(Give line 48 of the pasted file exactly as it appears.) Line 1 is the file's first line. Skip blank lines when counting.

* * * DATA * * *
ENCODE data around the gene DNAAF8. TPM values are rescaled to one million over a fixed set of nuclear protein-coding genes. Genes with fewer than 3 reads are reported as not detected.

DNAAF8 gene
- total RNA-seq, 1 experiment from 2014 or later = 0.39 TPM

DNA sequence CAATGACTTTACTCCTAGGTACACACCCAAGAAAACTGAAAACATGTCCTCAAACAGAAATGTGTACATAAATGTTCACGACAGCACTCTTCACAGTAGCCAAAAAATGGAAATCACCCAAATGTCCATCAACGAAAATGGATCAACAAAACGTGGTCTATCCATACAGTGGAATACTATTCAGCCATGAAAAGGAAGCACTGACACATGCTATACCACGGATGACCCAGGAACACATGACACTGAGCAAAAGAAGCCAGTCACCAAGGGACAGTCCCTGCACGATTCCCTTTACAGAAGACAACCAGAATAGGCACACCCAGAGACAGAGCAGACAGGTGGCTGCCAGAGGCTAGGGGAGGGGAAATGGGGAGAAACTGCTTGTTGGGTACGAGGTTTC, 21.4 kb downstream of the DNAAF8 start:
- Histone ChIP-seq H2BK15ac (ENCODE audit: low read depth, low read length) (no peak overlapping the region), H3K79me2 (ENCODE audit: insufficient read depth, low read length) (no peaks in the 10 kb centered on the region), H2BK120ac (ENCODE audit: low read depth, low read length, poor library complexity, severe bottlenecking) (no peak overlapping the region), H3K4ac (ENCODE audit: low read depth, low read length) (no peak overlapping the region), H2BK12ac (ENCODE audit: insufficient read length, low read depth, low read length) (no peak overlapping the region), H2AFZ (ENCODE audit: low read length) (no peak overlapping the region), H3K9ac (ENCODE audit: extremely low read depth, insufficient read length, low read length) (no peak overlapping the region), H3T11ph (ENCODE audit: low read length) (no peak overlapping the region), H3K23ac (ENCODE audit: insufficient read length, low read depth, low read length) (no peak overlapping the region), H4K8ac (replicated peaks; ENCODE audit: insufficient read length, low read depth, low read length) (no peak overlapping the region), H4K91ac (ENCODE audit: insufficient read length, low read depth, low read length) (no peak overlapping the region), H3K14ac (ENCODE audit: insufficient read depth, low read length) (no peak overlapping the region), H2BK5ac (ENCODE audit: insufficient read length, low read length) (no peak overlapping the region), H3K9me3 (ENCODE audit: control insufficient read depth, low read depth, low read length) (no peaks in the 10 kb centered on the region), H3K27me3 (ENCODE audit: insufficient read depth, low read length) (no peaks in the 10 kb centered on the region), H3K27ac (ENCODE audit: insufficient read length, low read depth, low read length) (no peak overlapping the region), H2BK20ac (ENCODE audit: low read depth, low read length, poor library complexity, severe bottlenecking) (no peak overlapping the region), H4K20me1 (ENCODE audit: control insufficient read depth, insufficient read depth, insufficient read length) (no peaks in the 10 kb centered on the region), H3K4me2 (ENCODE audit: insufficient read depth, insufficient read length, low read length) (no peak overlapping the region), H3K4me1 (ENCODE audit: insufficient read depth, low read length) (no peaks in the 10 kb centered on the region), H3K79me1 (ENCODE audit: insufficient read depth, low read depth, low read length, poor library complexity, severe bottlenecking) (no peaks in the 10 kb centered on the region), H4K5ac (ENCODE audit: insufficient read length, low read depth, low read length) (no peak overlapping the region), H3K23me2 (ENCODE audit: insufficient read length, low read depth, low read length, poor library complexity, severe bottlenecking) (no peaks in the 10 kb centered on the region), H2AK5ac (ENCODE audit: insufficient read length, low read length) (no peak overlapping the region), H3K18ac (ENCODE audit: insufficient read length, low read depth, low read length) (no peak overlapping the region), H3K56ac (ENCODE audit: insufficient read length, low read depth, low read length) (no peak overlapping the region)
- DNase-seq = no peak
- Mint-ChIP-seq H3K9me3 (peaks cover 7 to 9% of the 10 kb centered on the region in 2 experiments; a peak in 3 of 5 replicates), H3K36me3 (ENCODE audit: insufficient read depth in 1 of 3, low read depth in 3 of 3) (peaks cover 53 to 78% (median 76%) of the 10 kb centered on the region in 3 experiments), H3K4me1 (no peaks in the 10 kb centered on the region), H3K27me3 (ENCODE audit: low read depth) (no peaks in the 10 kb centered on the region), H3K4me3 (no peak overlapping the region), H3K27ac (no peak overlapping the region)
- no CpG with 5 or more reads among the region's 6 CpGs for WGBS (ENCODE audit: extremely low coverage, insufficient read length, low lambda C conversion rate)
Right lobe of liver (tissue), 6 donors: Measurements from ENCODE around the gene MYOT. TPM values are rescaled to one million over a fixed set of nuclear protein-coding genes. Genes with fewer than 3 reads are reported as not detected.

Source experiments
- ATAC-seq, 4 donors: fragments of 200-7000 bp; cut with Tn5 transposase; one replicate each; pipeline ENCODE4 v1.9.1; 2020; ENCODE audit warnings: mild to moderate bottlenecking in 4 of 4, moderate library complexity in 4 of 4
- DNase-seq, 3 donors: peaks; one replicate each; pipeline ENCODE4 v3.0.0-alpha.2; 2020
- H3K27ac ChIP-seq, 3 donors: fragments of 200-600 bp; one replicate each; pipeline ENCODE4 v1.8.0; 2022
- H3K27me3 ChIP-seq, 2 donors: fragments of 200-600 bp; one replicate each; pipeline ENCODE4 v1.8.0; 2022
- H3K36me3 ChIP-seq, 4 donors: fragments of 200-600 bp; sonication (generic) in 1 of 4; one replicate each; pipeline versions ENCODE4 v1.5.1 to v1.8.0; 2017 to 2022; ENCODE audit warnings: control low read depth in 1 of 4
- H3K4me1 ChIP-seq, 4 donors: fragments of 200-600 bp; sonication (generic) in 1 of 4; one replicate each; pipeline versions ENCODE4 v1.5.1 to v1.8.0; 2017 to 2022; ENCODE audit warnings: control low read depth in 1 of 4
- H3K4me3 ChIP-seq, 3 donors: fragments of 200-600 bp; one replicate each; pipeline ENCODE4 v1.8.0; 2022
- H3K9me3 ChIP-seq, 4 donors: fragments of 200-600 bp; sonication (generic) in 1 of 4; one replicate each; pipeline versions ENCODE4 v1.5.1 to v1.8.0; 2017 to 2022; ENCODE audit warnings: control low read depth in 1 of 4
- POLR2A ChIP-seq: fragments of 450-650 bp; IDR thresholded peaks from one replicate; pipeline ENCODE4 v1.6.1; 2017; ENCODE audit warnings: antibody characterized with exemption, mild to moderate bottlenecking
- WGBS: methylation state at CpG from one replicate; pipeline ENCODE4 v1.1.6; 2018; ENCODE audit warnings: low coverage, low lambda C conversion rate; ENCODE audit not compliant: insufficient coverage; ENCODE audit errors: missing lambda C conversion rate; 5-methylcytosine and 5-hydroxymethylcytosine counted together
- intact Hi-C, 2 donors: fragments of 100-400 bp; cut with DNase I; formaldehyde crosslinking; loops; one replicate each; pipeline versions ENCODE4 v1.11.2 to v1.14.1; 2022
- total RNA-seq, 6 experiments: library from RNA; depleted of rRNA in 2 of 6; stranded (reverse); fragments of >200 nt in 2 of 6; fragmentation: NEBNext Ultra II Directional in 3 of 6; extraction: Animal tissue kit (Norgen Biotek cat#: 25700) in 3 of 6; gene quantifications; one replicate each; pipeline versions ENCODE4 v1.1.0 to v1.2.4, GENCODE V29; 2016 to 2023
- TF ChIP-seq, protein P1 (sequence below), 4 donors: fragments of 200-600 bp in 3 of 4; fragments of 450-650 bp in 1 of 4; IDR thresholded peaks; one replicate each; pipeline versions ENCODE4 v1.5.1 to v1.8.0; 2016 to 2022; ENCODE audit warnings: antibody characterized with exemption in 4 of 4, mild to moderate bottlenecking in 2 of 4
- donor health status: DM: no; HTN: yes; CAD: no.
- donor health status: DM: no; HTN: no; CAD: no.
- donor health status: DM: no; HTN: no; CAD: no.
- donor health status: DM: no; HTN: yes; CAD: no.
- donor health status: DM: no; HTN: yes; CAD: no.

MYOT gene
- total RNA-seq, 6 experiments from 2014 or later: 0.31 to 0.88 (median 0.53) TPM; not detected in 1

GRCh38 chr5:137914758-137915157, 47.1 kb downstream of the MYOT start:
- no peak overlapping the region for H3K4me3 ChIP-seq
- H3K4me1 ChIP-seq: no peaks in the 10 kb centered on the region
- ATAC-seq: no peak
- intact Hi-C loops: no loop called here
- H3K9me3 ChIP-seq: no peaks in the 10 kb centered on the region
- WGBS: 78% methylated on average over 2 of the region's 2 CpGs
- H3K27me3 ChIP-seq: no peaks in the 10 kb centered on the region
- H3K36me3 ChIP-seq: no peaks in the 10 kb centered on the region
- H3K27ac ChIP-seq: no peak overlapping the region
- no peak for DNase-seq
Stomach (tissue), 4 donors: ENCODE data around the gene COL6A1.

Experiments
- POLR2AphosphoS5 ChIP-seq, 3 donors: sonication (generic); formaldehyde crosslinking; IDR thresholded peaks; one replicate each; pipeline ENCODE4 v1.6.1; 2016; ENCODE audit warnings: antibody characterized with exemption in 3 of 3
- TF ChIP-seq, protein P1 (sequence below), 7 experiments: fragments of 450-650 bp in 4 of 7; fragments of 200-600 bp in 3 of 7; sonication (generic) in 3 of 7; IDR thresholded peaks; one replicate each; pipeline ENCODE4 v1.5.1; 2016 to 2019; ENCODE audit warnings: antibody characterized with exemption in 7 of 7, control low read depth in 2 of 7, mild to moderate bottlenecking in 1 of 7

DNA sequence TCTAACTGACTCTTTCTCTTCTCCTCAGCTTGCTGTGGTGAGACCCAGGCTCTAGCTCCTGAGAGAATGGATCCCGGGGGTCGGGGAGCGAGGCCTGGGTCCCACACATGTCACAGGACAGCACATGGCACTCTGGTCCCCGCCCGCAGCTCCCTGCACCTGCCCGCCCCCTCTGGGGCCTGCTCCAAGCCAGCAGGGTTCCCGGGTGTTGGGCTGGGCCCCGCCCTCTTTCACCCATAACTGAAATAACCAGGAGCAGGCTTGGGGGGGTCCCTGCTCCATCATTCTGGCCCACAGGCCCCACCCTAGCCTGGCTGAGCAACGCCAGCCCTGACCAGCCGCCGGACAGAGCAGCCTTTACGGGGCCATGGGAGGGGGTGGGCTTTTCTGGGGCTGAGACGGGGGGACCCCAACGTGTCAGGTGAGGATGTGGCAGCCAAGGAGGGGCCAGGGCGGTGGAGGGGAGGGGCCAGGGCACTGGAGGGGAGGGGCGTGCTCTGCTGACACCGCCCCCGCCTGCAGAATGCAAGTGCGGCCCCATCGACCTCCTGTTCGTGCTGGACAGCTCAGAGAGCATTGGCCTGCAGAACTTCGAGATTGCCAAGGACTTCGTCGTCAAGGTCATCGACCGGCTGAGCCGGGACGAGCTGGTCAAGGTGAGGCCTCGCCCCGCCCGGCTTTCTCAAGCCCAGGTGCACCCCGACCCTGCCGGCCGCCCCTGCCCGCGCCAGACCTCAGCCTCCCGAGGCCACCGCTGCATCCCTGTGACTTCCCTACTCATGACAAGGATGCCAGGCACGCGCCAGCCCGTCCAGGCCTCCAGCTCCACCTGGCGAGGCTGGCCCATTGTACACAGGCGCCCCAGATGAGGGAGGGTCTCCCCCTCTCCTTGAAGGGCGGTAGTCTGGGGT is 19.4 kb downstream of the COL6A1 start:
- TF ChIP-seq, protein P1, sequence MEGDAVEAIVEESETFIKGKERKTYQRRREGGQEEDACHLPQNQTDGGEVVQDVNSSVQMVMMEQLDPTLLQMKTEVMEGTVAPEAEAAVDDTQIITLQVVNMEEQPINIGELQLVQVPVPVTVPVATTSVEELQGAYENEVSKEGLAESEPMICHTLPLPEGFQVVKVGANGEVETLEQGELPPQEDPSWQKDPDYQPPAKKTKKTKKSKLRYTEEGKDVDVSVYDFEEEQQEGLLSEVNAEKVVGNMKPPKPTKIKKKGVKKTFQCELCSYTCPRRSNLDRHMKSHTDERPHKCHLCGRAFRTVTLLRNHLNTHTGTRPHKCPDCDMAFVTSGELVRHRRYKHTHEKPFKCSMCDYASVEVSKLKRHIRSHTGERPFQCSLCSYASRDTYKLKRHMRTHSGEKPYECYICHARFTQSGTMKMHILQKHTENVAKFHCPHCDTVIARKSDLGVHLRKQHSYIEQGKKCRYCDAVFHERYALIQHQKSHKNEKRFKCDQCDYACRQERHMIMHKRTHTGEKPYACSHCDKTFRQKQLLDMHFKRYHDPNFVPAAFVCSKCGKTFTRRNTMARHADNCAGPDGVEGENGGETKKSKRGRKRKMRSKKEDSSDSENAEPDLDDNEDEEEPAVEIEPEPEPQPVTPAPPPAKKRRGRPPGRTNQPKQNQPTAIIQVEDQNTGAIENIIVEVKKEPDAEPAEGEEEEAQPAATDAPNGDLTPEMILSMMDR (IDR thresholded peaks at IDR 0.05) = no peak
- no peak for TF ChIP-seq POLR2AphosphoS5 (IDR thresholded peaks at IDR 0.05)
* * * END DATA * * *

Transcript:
- no peak for TF ChIP-seq POLR2AphosphoS5 (IDR thresholded peaks at IDR 0.05)